Each of these aspects of our mind, and our experience of living, can be separated further into more distinct categories, and labels for objects of our awareness, but S.E.E.I.T. more than suffices for beginning and experienced practice. It is a way to remember, a means to slow down, pause and see what is happening in our body moment by moment. It can assist our understanding that what is going on internally and externally is not who we are, but what we are experiencing in the present. It is a step towards not only creating “space” between stimulus and response, but also identifying what happens in that space and giving us insight and freedom to choose.

Mixed Emotions

It’s the middle of the week and there have already been so many things happening inside and out. Mixed emotions are coming and going like a change in weather every minute.

Some friends of ours have been trying to adopt a brother and sister, who have been with them for 2 years now, and social services has made it a nightmare experience. The children are feeling safe, loved and thriving and our friends are wonderful parents. Instead of supporting them in the adoption process, a couple of people in social services have fought them all along the way. It’s no wonder there are so many children in foster homes. Social Services, instead of being supportive, is confrontational and always changing.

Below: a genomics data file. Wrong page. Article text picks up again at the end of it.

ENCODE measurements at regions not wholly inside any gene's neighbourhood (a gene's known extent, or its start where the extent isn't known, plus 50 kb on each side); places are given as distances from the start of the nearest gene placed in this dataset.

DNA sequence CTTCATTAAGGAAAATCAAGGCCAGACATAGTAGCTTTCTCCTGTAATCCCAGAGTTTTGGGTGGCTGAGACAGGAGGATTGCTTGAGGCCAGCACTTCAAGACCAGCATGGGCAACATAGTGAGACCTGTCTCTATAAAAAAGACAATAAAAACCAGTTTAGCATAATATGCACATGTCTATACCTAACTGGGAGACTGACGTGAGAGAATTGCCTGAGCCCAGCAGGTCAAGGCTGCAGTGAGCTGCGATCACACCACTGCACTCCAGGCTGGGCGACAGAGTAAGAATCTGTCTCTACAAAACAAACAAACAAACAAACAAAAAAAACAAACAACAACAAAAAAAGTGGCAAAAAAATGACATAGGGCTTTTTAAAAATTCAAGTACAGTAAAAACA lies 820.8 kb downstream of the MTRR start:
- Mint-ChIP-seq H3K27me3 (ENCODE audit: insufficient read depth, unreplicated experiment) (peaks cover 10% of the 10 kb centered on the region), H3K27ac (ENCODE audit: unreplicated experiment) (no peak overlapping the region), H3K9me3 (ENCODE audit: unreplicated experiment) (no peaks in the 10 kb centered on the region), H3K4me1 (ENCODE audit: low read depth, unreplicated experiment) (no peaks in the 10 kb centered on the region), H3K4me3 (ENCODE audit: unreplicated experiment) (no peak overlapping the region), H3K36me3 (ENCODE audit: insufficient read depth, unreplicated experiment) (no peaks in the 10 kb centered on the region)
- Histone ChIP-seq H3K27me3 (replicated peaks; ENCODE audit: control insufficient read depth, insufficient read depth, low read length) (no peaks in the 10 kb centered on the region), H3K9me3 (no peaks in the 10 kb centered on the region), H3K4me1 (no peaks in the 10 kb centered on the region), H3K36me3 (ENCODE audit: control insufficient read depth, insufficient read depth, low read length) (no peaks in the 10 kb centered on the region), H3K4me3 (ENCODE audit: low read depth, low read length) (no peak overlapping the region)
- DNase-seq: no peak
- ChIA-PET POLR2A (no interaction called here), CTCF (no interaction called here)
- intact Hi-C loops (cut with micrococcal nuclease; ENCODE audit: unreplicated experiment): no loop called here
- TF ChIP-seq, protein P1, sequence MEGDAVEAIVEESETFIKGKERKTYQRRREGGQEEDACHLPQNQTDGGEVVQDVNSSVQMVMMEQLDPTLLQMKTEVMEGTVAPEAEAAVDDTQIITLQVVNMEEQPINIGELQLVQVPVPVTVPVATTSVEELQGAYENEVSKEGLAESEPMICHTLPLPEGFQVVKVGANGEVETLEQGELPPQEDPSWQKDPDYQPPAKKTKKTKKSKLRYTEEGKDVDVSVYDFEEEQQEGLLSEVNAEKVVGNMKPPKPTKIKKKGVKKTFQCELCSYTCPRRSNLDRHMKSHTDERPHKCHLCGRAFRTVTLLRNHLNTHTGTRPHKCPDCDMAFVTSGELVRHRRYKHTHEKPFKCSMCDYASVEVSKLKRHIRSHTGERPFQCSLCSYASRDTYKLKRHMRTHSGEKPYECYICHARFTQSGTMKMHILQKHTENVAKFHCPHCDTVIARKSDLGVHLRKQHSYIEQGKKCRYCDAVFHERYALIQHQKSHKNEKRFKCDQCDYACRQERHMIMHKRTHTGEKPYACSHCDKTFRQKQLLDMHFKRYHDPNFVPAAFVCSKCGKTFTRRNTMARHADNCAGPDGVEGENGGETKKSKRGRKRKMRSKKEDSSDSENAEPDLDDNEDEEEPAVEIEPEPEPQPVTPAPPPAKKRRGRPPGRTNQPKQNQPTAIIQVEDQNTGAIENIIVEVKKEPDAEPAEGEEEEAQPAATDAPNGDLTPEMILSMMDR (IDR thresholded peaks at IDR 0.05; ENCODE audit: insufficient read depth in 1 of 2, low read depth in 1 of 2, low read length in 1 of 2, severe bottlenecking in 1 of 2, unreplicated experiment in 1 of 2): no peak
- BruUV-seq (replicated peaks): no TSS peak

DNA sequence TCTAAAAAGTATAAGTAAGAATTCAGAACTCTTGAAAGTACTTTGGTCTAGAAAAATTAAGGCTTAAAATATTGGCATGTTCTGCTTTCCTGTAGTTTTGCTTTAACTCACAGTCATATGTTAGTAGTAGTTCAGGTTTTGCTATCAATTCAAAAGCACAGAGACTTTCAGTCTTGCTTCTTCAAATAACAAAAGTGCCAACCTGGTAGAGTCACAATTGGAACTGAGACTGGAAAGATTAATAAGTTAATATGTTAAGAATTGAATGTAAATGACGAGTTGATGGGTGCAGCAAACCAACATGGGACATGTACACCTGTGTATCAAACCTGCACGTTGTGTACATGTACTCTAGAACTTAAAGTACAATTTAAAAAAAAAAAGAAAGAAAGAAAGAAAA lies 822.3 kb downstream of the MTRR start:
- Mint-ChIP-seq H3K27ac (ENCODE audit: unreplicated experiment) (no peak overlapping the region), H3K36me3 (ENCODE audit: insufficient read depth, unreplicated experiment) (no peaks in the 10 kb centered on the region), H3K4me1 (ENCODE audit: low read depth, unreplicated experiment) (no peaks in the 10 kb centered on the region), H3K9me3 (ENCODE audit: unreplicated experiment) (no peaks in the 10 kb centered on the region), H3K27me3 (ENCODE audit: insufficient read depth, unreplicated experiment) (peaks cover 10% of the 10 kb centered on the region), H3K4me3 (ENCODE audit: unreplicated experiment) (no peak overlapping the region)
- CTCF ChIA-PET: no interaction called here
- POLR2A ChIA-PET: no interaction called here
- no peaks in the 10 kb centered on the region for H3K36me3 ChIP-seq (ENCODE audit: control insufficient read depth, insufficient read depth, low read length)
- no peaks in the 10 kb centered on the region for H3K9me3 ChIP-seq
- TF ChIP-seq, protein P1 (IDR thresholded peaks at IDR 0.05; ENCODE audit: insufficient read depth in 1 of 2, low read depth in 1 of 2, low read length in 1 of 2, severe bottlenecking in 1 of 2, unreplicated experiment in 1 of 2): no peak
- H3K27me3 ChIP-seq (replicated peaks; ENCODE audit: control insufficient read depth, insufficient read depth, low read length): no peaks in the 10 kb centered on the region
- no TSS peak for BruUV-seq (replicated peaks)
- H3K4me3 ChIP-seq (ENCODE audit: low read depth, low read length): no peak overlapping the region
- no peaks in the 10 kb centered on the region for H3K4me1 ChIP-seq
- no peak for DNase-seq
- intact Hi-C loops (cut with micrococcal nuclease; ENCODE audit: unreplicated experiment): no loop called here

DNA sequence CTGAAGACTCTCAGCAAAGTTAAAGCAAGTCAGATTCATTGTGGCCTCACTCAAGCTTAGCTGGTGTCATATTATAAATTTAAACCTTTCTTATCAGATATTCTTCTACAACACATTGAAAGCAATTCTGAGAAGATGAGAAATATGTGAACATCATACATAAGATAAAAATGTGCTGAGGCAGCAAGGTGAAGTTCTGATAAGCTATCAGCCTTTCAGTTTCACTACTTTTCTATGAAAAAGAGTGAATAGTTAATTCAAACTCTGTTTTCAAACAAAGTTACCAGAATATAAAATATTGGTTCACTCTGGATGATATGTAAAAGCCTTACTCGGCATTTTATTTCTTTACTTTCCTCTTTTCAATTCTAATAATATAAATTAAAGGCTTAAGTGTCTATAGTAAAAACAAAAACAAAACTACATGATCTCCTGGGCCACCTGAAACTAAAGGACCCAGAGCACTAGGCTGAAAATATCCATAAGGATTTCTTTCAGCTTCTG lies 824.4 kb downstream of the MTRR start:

Then, there is the slaughter in Syria, the revolution in Libya and starvation in Somalia and Eastern Africa, which is all pulling me one way and then the other.

In the midst of all these turmoils was a wonderful time with our daughter, grandson and son-in-love camping and canoeing in the San Juan Islands off Puget Sound. Beautiful places, great company and time to relax.

When I pay attention to my mind, heart and body, there are always a zillion things going on, though I am only aware of one or two at a time. So, I guess the external circumstances, situations and events are similar, only on a national and international scale.

Now, how I choose to respond (or not) to all of these emotions and events is up to me, right? Or, at least the part of me that is aware of itself. Here I go

Get Over It!

Good Grief: Love, Loss and Laughter (Excerpt)

“What are you so upset about? It was only your ex-husband.”

“Come on, get over it. You can always get another cat.”

“Hey, you hadn’t seen your friend in years anyway.”

“They were drunk half the time. Who cares?”

“It’s not the same as being married. You just lived together.”

“You only knew them for two months!”